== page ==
It is good to see that the subject of wellbeing is now seriously examined in the workplace. Many workplaces have begun to introduce programs to improve wellbeing and resilience.
However, as the authors of a 2015 study (Robertson, Cooper, Sarkar & Curran) noted, many workplace programs are selected on the basis of intuition and how the programs are marketed, rather than a clear understanding of what resilience is and how it can be improved.
Resilience is the HOW of WELLBEING
Resilience comprises six key skills areas:
VISION Having a sense of purpose & direction, a sense of control, self-worth & confidence in
COMPOSURE Being able to regulate emotions and manage negative environments
REASONING Problem solving & resourcefulness, readiness for change
TENACITY Bouncing back, maintaining optimism through adversity
COLLABORATION Having support networks, healthy connections, being able to manage perceptions
HEALTH Maintaining healthy habits in exercise, nutrition and sleep
STRESS AND RESILIENCE
To understand resilience, we firstly need to understand the impact of stress on the mind and body. Negative stress arises when the problems we are dealing with require more of our energy and resources than what we have available.
The digital economy is bringing about fundamental changes in the workplace, causing disruption through competition and rapid change. Manufacturing industries have been experiencing this for years. Service industries, including professional firms, are also now impacted. As a result, workplaces are increasingly stressful environments. Stressors include work overload, lack of resources, role ambiguity, relationship tension and threats to job security. Ongoing negative stress threatens our health and wellbeing.
A leader’s well-being determines the level of personal resources available for effective leadership behaviour.
When these resources are compromised, leadership can become ineffective and even destructive. Negative stress affects a leader’s capacity to manage competing priorities. Poor quality decisions can leave others confused and disengaged. Negative stress can be contagious, undermining teamwork, creativity & morale.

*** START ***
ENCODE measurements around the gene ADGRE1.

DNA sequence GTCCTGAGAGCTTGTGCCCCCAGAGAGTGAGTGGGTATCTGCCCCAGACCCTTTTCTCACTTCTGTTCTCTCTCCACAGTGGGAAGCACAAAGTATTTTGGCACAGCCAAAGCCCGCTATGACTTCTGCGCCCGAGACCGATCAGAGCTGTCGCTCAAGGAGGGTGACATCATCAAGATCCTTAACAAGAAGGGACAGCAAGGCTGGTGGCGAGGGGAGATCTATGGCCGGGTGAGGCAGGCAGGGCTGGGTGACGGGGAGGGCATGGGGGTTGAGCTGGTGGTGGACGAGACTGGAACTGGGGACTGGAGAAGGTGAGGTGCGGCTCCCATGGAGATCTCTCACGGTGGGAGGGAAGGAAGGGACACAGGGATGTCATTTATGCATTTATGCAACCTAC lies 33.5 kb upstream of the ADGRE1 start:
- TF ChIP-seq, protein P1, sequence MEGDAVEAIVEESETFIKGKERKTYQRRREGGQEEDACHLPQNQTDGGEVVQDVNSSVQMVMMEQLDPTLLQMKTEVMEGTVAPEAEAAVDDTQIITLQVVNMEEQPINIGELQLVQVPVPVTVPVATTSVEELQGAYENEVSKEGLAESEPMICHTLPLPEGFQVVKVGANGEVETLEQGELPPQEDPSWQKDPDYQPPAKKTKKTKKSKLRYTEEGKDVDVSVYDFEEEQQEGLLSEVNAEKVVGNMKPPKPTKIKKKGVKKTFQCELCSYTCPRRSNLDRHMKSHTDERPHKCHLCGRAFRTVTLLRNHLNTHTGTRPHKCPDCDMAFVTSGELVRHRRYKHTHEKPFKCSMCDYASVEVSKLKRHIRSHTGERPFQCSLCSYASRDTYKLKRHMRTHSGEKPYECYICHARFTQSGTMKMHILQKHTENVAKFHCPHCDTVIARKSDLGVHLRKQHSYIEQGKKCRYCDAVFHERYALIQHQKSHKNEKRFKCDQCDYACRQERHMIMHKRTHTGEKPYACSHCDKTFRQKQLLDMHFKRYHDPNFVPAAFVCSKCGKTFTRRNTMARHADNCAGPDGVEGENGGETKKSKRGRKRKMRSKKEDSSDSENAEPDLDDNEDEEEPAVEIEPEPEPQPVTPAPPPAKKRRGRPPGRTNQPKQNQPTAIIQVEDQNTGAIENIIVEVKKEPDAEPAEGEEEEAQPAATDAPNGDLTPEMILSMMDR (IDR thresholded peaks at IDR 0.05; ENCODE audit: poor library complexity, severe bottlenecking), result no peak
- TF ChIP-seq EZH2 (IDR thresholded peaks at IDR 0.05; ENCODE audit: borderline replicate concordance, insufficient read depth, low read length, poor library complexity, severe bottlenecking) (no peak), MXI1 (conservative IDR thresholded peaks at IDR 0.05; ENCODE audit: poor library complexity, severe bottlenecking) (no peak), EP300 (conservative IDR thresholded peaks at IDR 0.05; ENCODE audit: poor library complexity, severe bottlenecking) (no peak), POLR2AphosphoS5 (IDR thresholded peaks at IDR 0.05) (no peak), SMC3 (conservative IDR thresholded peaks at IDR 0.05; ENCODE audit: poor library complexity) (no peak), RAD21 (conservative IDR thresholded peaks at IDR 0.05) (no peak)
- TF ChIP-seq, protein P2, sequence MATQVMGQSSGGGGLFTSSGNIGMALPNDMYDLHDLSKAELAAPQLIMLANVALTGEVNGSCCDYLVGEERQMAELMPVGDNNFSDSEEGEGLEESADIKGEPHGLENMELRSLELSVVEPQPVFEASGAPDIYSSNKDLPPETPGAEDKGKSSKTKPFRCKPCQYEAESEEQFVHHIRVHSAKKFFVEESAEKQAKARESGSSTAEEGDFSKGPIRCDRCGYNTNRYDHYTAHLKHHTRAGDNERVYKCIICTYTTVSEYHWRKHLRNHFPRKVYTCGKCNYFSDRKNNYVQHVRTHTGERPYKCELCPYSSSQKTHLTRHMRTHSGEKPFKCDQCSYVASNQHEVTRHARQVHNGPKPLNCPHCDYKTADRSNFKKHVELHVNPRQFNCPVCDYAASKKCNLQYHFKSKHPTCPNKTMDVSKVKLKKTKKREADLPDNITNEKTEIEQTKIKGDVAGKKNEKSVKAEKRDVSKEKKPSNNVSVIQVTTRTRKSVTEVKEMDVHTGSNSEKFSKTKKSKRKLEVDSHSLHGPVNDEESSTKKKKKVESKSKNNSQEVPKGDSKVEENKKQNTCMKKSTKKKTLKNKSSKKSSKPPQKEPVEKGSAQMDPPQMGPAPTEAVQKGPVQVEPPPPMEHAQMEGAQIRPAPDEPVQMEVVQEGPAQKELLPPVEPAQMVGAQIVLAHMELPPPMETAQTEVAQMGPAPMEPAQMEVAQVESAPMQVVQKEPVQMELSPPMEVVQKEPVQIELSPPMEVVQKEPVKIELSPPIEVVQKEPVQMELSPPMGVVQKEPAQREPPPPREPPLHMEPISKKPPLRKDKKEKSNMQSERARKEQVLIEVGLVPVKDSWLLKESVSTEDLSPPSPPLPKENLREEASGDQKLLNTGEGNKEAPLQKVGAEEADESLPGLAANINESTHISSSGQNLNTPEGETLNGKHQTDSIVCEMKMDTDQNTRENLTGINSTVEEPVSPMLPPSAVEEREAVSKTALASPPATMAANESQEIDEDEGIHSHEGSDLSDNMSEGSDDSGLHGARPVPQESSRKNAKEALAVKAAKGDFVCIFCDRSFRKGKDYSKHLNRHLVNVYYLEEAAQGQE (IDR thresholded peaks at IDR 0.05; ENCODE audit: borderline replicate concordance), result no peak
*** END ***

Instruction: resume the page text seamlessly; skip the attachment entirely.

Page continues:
BRAIN PATTERNS OF STRESS AND RESILIENCE
From a brain perspective, stress-based responses develop into neural patterns (or habits) of disconnection that threaten our sense of belonging, our energy and motivation. They also interrupt our capacity to learn and improvise.
Resilience is the flipside of disconnection. Resilience acts as an antidote to stress, helping us to respond to challenges in a way that leaves us and others well. Resilience is an ability that can mean the difference between adapting and thriving or burnout.
Resilience can also be measured, and this has several advantages, including:
Helps identify areas of strength and weakness, and priorities to focus on
Provides a baseline to track whether our resilience is improving
In a work context, provides tangible indicators of wellbeing at an individual and team level
Because resilience is about increasing capacity, there are many advantages beyond managing stress. These include:
Being really present, even when things are tough
Not having your perceptions and judgment clouded by concerns or agitation
Working through difficult situations and learning from the experience
Being more effective
Scientific research on resilience goes back a few decades now. The most recent advances have been in the neuroscience of resilience. It is now possible to measure resilience according to cortical blood flow, which shows the areas of the brain that are firing in response to environmental challenges. This knowledge increases our confidence in the usefulness of resilience as a concept, and as a set of skills that can be learned – regardless of age.
Anne Ward is principal psychologist of Mindinsight, providing evidence-based psychology services to adults, children and adolescents. Mindinsight is located in the T&G Building at 45 Hunter Street Newcastle. Visit www.mindinsight.com.au for more information or email email@example.com